JOINT SEISMIC/ELECTRICAL EFFECTIVE MEDIUM MODELLING OF HYDRATE-BEARING MARINE SEDIMENTS AND AN APPLICATION TO THE VANCOUVER ISLAND MARGIN Ellis, M.H.; Minshull, T.A.; Sinha, M.C.; Best, Angus I.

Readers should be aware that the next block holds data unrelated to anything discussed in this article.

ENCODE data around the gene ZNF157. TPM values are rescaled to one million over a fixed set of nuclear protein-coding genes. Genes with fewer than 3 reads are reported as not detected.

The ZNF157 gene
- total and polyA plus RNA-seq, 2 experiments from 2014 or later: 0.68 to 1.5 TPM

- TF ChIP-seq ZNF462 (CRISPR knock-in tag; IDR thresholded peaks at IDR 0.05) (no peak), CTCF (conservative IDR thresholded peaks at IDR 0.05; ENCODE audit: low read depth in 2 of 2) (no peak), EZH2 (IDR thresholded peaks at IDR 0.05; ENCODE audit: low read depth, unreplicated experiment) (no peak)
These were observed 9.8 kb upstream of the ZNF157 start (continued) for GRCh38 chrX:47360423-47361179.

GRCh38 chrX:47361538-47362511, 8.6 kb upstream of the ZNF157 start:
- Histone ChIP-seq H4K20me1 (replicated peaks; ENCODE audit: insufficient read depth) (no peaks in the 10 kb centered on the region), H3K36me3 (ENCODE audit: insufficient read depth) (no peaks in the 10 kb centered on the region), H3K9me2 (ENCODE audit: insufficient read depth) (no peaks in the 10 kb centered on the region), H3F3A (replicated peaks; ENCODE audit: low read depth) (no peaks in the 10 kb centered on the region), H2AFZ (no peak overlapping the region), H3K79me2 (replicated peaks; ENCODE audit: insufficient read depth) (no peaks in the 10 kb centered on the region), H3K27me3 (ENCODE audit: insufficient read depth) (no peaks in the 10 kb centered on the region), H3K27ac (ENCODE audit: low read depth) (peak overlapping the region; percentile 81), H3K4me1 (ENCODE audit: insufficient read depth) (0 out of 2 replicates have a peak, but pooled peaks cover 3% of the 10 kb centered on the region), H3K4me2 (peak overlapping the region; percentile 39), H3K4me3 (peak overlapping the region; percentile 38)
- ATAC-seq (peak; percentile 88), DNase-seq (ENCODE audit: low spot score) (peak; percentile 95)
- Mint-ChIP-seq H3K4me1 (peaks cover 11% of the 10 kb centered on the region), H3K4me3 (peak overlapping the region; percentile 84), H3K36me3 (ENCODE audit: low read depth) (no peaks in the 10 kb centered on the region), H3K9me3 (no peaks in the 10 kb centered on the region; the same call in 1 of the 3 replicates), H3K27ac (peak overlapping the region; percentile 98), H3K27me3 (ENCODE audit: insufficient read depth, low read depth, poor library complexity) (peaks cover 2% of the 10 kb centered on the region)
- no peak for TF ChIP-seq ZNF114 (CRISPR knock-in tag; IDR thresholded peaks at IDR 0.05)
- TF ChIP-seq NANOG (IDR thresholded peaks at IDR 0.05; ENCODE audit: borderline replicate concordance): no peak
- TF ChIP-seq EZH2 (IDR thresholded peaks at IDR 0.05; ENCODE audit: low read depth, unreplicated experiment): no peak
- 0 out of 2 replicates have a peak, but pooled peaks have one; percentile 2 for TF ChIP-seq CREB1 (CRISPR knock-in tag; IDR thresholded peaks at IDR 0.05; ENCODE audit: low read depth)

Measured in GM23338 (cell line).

Remote determination of the hydrate content of marine sediments remains a challenging problem. In the absence of boreholes, the most commonly used approach involves the measurement of Pwave velocities from seismic experiments. A range of seismic effective medium methods has been developed to interpret these velocities in terms of hydrate content, but uncertainties about the pore-scale distribution of hydrate can lead to large uncertainties in this interpretation. Where borehole geophysical measurements are available, electrical resistivity is widely used as a proxy for hydrate content, and the measurement of resistivity using controlled source electromagnetic methods shows considerable promise. However, resistivity is commonly related to hydrate content using Archie’s law, an empirical relationship with no physical basis that has been shown to fail for hydrate-bearing sediments. We have developed an electrical effective medium method appropriate to hydrate-bearing sediments based on the application of a geometric correction to the Hashin-Shrikman conductive bound, and tested this method by making resistivity measurements on artificial sediments of known porosity. We have adapted our method to deal with anisotropic grains such as clay particles, and combined it with a well-established seismic effective medium method to develop a strategy for estimating the hydrate content of marine sediments based on a combination of seismic and electrical methods. We have applied our approach to borehole geophysical data from Integrated Ocean Drilling Program Expedition 311 on the Vancouver Island margin. Hydrate saturations were determined from resistivity logs by adjusting the geometric factor in areas of the log where hydrate was not present. This value was then used over the entire resistivity log. Hydrate saturations determined using this method match well those determined from direct measurements of the methane content of pressurized cores.
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